Ian Somerhalder tweets support for United Nations-backed meeting regarding animal smuggling
by Allyson Koerner
Categories: Animals, Causes
Tags: .

Actor and animal activist Ian Somerhalder is probably one of the most influential voices on Twitter, and this time he’s using his huge platform to praise an upcoming discussion on animal issues at the the United Nation’s agenda meeting.

This week, issues such as, the smuggling of elephant ivory and rhino horn, tiger conservation and illegal trading of great apes are being talked about at the United Nations-backed meeting in Geneva.

Somerhalder tweeted, “YES! It should be! RT @actionforplanet: Elephant ivory and rhino horn on the agenda at United Nations-backed meeting.”

Around 350 participants are in attendance for the meeting of the Standing Committee of the Convention on International Trade in Endangered Species of Wild Fauna and Flora (CITES), which “oversees the implementation of rules for the international trade in protected wildlife on behalf of the Conference of the 175 member countries of CITES.”

The week-long meeting will continue to discuss the matter of poaching these unique creatures, in addition to the over-exploitation of freshwater turtles and tortoises, frogs and plants from Madagascar and Asian snakes used in the leather industry.

“With elephant and rhino poaching and smuggling levels being the worst in a decade, it is clear that strong additional measures are required,” said the Chairman of the Committee, Øysten Størkersen. “The present meeting will help set the priorities and to ensure the long-term survival of key species we would like to leave to future generations.”

Photo Credit: s_bukley / Shutterstock.com

About Allyson Koerner

Allyson Koerner is a graduate from Emerson College where she obtained her Master’s in Print & Multimedia journalism. Passionate about writing, reading and entertainment, she is looking to make her way into the journalism profession.

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  • Marbled Murrelet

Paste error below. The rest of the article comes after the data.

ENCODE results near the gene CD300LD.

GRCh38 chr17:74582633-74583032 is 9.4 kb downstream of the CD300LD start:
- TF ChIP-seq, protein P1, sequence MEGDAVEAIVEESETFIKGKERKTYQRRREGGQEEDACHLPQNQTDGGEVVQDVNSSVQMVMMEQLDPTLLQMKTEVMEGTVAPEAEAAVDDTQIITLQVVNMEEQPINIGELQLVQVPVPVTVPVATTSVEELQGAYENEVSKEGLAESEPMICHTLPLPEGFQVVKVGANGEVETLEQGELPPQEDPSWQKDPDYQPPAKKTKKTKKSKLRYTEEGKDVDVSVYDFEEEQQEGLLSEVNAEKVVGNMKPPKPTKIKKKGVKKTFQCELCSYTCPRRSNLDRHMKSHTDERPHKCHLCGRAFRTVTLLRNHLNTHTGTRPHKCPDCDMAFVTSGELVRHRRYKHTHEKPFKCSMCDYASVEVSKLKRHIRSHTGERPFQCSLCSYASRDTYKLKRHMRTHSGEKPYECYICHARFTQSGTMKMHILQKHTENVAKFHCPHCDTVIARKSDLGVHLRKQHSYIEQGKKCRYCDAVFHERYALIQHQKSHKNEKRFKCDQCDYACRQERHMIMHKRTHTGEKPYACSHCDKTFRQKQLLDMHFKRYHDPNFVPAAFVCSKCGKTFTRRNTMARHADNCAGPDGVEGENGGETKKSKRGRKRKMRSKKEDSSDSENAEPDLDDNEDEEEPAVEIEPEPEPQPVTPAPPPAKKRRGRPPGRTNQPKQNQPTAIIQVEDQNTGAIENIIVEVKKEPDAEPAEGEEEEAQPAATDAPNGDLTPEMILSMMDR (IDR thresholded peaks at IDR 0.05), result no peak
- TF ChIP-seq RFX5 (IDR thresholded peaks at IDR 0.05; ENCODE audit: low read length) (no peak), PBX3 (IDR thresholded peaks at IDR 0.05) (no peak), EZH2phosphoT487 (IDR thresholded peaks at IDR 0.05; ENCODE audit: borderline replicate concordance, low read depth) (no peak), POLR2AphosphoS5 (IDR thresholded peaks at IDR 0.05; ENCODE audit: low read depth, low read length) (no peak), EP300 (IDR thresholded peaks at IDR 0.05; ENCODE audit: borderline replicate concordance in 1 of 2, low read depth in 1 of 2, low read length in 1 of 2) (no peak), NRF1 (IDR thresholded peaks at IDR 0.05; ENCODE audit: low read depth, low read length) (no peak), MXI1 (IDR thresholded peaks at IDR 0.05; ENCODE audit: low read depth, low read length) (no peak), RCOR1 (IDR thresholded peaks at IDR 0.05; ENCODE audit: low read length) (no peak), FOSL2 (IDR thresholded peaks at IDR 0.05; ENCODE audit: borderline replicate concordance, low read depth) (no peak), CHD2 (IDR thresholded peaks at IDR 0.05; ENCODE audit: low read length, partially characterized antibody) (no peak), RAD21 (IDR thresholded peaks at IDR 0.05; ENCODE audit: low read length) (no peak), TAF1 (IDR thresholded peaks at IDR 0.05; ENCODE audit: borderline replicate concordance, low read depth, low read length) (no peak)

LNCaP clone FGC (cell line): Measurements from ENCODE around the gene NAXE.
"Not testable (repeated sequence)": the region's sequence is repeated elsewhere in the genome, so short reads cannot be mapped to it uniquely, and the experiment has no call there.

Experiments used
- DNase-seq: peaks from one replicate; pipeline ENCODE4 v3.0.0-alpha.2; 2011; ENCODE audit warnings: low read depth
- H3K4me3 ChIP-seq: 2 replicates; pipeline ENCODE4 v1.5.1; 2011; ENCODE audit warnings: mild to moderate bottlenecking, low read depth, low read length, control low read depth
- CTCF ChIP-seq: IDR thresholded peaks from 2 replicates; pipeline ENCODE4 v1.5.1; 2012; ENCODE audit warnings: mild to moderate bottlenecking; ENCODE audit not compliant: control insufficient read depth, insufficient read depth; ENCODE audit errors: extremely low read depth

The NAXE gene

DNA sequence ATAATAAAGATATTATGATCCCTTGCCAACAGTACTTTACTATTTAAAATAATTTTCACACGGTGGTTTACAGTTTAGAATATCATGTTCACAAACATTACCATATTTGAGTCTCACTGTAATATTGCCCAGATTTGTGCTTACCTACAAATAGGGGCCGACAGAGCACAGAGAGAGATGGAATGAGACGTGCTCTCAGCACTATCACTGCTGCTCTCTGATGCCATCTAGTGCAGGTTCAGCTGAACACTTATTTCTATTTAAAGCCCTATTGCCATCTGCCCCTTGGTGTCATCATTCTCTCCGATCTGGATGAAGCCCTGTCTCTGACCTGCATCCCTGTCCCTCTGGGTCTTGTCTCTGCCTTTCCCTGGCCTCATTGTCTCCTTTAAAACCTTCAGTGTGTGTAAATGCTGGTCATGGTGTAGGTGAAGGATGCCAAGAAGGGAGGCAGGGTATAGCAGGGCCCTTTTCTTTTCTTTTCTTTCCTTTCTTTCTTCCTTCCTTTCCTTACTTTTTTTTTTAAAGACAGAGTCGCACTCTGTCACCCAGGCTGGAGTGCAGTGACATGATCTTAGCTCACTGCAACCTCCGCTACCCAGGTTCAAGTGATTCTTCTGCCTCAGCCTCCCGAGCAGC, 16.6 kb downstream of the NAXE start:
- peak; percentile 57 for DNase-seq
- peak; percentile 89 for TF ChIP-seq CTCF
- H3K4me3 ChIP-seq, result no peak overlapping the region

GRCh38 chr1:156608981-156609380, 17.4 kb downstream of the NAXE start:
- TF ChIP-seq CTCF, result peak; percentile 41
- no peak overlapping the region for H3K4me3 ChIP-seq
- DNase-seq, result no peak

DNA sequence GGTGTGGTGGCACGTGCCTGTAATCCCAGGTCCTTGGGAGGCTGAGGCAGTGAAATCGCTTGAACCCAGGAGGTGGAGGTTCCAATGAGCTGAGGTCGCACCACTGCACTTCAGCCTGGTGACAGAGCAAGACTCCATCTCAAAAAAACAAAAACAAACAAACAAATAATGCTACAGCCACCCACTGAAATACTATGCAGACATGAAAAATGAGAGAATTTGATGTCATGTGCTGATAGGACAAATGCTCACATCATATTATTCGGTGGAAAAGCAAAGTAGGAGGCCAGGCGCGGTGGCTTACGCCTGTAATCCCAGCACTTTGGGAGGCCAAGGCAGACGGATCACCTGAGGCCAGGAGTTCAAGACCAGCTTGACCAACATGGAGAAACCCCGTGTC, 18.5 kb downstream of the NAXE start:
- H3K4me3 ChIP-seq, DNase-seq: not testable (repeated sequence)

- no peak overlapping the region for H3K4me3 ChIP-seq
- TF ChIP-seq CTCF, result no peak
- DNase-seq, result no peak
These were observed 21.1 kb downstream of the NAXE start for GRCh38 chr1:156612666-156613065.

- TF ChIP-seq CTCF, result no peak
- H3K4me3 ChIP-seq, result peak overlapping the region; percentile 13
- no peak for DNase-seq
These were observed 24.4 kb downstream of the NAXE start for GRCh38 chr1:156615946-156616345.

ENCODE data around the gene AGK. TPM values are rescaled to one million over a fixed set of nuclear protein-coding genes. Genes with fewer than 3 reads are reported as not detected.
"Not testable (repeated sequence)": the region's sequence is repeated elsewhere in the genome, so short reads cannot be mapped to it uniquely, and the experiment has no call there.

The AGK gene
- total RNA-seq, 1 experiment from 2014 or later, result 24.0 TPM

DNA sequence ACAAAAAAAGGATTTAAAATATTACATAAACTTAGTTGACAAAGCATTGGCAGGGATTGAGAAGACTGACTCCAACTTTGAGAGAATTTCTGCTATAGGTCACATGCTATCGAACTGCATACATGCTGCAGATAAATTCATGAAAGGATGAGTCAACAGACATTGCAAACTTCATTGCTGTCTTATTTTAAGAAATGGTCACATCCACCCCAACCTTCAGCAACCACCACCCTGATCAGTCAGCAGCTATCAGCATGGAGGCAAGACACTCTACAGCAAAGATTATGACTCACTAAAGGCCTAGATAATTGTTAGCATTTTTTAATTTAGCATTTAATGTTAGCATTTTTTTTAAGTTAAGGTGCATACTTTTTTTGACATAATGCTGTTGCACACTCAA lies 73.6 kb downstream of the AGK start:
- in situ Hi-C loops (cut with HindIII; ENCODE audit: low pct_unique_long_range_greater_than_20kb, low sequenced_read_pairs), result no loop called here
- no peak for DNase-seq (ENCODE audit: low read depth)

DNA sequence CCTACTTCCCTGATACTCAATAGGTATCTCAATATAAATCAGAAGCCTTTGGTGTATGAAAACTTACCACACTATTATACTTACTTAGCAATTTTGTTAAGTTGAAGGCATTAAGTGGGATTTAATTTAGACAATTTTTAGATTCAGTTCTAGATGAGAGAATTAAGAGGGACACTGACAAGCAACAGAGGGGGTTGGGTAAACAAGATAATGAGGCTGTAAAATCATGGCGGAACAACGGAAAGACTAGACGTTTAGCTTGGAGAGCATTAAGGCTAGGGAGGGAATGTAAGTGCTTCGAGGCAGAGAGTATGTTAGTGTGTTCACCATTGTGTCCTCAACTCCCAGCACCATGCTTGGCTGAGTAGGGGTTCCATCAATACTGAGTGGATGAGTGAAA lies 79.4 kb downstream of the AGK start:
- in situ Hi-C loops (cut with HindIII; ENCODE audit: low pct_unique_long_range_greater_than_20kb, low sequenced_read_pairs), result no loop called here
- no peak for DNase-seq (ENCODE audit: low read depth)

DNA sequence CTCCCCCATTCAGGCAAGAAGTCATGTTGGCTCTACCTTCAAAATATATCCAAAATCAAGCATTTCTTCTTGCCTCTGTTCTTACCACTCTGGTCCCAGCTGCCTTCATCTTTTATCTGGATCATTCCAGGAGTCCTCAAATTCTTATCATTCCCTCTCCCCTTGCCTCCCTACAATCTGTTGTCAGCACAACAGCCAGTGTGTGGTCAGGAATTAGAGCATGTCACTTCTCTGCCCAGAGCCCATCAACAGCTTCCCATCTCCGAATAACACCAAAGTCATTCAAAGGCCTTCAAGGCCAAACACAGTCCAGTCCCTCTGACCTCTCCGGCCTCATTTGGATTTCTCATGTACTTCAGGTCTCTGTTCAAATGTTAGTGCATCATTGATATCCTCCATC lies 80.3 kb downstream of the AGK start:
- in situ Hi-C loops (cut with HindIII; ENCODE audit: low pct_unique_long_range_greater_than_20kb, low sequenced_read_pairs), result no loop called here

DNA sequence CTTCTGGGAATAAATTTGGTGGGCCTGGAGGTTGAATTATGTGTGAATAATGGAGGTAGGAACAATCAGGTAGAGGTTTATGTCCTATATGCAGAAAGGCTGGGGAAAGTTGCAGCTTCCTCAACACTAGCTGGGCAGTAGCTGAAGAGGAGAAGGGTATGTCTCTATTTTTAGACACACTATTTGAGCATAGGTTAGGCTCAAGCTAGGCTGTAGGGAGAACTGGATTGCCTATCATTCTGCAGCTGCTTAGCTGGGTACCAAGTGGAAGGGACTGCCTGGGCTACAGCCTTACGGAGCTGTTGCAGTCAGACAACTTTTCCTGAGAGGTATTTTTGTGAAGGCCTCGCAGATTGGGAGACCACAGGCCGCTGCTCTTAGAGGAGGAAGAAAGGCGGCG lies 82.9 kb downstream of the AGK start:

Industrial logging ought to be included in the plan to protect these species. I live in a county surrounded by Redwood Trees. These are NOT protected. They are being clearcut in huge numbers non-stop. The companies Humboldt Redwood Company, Sierra Pacific Industries, and Green Diamond/Simpson Lumber company are filing larger plans in order to cut quicker with less time & money to get pushed through the agencies. Simpson & HRC (GAP, Banana Republic) who recently bought out Pacific Lumber, Hurowitz’s MAXXAM, they have an “Incidental Take Permit” which means they can legally cut in places that were previously illegal to cut in due to Steep & Unstable Slopes, known Endangered Species’ nests & habitats, etc. I am not saying all logging is bad, there is an endless amount of Restoration that needs to happen & there are always trees that can be thinned, just the ruthless practice of ClearCutting has to stop! There is nothing “Sustainable” about Clearcutting, even though these companies sell to places like Home Depot as certified ‘sustainably harvested.’ Our home is becoming a moonscape, where even a few years ago they would go in, take a few trees, mill them locally, & return to the same spot years later. It is turning into Liquidation, & our area knows what that can look like. It looks like liquidation of the hillslopes above our towns & it turns to a mud slide like the one that took out the town of Stafford right below Julia Butterfly’s Redwood tree Luna. Let’s just look at cause & effect while we talk about endangered flora & fauna. There is a significant balance that comes to maintaining diversity & health of our ecosystems. A lot right now has to do with managing our corporations like Columbia Helicopters who are running amuck contracted to log internationally & locally in areas too steep to access without a military Chinook. Jobs are no longer local here, mills are shut down, fallers are from out of state, logs are shipped overseas, and we are left only with some serious cleanup that nobody is able to fund. I believe if local economies were allowed to thrive as small time businesses, utilizing lumber that is hastily thrown aside and burned as slash, much of it is Old Growth hardwoods that someone could make a lifelong living off of employing cabinet makers, etc. Instead they are cut down, burned, hack & squirt with Herbicides. Redwoods are planted where Douglas Firs had grown, Firs are grown in Redwood country. It is the same world wide. To stop poaching we need an ability for local businesses to thrive, as it is in the Gulf of California with the Vaquita Porpoise who is nearly extinct.